The refrigeration art has long been faced with the problem of forming a soldered joint between aluminum coils and copper tubing. One method of making soldered joints is the subject of U.S. Pat. No. 3,760,481 to Greever, issued Sept. 25, 1973. The Greever patent discloses a process wherein prior to telescoping the joint members into assembled relation either one or both the members is coated with a layer of zinc solder so that after telescoping the members a layer of solder is disposed in the clearance space in the region of their overlap. As stated in the Greever patent the members are then partially submerged in a molten zinc solder bath and ultrasonic energy is applied only to the molten solder. The solder between the members is heated to its melting temperature which causes it to flow and break the surface tension at the interface with the solder bath so that the solder flows into and completely fills the clearance space between the joint members. The ultrasonic energy can then penetrate into the region between the two members to clean the surfaces of the members without any direct contact between the ultrasonic transducer and the members being joined. When the members are withdrawn from the molten solder, the solder solidifies between them to form a permanent joint. In such a process it is necessary to prevent the flow of the molten solder past the open bell portion of a certain non-vented tubular joint, for example the joint required between a copper transition tube and an aluminum manifold, during submergence while insuring that the inner surface of the bell is precoated or "pretinned" in preparation for a hand-soldered socket joint with the tubular precoated copper transition tube.

Accordingly, it is an object of the present invention to provide an improved process plug for pretinning the open bell portion of a heat exchanger coil joint wherein the socket bell and the plug cooperate during an immersion soldering operation to pretin the internal enlarged surface of the bell prior to the removal of the process plug thereby insuring the surface is coated with a layer of solder so that after insertion of the precoated male copper tubing, juxtaposed layers of solder are sealed in the interface area between the members. The process plug includes a rod-like handle portion and an enlarged plug portion with the plug portion having a longitudinal dimension shorter than the inner flared portion of the bell, whereby upon solder entering the open bell during immersion soldering it will join the plug head to the bell along the longitudinal dimension to form a readily heat separable "short joint" therebetween while preventing the solder to pass beyond the bell into the coil tubing.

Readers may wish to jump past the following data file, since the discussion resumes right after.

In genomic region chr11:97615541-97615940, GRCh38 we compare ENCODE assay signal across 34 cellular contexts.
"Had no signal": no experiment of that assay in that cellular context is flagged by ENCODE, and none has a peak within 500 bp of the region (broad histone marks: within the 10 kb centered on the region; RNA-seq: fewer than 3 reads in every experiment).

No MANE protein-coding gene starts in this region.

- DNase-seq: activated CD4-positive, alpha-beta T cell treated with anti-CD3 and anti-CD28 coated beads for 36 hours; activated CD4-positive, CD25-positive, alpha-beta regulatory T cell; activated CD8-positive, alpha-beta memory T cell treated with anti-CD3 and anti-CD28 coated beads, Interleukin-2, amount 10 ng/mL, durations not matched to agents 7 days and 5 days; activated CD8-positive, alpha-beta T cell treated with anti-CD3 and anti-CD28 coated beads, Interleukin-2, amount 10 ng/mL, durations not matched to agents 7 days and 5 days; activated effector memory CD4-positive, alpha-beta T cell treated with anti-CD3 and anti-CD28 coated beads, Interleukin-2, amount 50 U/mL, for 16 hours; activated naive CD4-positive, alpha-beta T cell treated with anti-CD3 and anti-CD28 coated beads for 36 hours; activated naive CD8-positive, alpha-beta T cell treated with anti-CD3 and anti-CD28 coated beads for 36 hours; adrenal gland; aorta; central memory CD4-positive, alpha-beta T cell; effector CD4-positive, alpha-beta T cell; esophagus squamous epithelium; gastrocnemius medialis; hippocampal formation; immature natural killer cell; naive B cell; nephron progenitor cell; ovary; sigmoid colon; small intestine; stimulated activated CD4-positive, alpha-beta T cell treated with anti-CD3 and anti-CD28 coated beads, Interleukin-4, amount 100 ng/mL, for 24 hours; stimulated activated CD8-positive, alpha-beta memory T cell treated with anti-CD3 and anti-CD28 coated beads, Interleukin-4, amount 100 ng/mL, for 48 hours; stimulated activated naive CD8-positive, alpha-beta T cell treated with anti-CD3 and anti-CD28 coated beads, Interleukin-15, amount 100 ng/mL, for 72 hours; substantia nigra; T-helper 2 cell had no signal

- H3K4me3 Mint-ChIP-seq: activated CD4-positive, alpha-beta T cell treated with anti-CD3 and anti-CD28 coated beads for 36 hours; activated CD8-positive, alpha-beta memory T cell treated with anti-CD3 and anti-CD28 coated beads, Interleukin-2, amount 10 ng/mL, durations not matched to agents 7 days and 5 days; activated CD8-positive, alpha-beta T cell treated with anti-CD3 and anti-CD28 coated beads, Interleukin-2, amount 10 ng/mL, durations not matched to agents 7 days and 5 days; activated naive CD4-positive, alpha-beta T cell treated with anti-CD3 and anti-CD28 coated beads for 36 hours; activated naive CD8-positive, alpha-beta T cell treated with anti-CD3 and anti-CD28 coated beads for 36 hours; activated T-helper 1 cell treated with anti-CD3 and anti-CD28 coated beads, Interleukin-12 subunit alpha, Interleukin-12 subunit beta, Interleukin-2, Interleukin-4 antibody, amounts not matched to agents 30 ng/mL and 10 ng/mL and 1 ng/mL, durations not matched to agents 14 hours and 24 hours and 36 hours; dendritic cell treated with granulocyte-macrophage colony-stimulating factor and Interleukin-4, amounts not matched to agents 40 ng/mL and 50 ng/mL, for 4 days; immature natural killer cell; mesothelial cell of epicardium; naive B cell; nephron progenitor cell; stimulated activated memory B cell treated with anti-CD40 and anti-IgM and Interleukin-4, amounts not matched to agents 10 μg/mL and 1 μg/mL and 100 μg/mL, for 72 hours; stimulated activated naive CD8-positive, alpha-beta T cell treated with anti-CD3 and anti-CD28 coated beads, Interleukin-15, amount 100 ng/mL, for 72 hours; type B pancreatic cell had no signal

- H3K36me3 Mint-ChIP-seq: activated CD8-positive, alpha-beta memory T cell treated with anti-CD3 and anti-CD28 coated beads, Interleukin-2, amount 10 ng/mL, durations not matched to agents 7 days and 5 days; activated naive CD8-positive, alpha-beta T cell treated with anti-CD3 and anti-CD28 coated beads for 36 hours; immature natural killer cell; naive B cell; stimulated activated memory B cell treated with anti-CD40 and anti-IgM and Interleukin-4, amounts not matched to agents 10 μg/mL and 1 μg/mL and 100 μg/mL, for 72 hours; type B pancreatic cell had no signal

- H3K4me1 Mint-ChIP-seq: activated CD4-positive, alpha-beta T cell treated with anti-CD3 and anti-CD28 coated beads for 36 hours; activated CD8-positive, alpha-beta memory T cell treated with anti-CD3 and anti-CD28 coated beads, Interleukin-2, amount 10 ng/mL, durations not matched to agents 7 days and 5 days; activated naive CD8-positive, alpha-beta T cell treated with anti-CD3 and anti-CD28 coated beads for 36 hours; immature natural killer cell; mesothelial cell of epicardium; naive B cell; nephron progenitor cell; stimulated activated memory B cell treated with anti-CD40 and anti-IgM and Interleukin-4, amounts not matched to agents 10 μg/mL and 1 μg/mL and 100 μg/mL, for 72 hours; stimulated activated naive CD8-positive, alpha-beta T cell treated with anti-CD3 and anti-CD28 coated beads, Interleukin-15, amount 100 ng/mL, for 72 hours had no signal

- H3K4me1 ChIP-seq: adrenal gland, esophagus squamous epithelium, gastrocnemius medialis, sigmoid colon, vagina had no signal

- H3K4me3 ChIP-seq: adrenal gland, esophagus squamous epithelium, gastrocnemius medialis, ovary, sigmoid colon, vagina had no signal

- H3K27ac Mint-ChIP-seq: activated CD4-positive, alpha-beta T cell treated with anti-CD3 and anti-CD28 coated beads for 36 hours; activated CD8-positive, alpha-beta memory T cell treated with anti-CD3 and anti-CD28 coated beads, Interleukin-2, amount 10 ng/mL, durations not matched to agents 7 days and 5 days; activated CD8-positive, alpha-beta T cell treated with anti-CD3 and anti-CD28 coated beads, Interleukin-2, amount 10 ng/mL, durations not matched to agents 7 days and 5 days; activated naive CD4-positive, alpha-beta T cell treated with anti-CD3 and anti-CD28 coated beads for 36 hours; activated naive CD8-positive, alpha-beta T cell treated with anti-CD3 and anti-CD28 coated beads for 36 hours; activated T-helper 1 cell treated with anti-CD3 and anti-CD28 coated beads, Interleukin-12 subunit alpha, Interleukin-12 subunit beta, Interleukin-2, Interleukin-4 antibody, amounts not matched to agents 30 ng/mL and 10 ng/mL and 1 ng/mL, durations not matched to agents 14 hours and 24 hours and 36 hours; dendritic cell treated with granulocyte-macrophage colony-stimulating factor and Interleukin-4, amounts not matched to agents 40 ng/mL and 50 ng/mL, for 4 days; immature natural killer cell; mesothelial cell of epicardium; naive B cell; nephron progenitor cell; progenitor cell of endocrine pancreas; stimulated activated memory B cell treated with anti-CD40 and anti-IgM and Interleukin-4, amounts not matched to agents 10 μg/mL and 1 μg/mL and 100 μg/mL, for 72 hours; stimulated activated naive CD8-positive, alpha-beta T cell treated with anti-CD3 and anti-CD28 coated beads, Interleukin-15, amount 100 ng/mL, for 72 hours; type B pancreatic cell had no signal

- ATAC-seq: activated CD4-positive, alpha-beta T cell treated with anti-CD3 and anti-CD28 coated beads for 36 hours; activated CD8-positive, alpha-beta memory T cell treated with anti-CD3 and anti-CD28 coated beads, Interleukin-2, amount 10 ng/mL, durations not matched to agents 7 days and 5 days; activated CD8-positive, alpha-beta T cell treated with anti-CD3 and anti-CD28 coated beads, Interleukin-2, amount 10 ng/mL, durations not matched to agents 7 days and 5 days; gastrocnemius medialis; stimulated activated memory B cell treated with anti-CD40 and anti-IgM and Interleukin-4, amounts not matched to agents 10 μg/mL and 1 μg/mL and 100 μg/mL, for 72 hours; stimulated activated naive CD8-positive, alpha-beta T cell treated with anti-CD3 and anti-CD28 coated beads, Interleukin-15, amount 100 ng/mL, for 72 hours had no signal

Further objects and advantages of the present invention will be apparent from the following description, reference being had to the accompanying drawings wherein preferred embodiments of the present invention are clearly shown.

In the drawings:

FIG. 1 is a perspective view of a heat exchanger embodying the principles of the present invention;

FIG. 2 shows an enlarged view of the header or manifold assembly of FIG. 1 with the joint between the aluminum header and a copper transition tube shown in cross section;

FIG. 3 is a sectional view of the bell portion of the header of FIG. 2 illustrating one step in the manufacture of the joint; and

FIG. 4 is a fragmentary exploded perspective view of FIG. 3 illustrating a second step in the manufacture of the joint showing the process plug removed.

Referring now to the drawings, and in particular to FIG. 1 thereof, an air conditioner coil in the form of an all-aluminum evaporator unit, indicated generally by the number 10, having a conventional arrangement including a succession of aluminum coils or conduits 12 which have been jointed together or interconnected at one end by return or U-bend connectors 14. The coils are supported by end members, one of which is shown at 16, and are connected in heat conducting relationship to a plurality of vertically extending and horizontally spaced heat conducting fins 18. The coils 12, which are operative for containing a refrigeration fluid, are connected to an aluminum manifold 20 by means of a plurality of conduits 22, 23 and 24 at the right hand portion of the heat exchanger as viewed in FIG. 1, to provide a sinuous flow path for the fluid through the heat exchanger. The terminus of a copper crossover or transition tube, shown at 26, is telescoped into a widened socket portion or bell 28 to form a soldered joint, generally indicated at 30.

Considering now the soldered joint 30 of FIG. 2, it will be seen that the copper transition tube 26 is inserted into the bell 28, formed in the end of the manifold 20, with sufficient clearance so that they can be easily telescoped. As discussed in the aforementioned Greever patent, prior to telescoping, the inner surface of the bell must be coated or "pretinned" with a layer of suitable material such as zinc solder. In the disclosed form the zinc solder has a composition of about 95% zinc and 5% aluminum. The "pretinning" or precoating of an aluminum or copper member with the zinc solder can be accomplished most effectively by an ultrasonically activated bath, as discussed above in the Greever patent. The ultrasonic energy displaces the oxide layer normally adhering to the metal surface and causes a clean, oxide-free surface to which the solder adheres.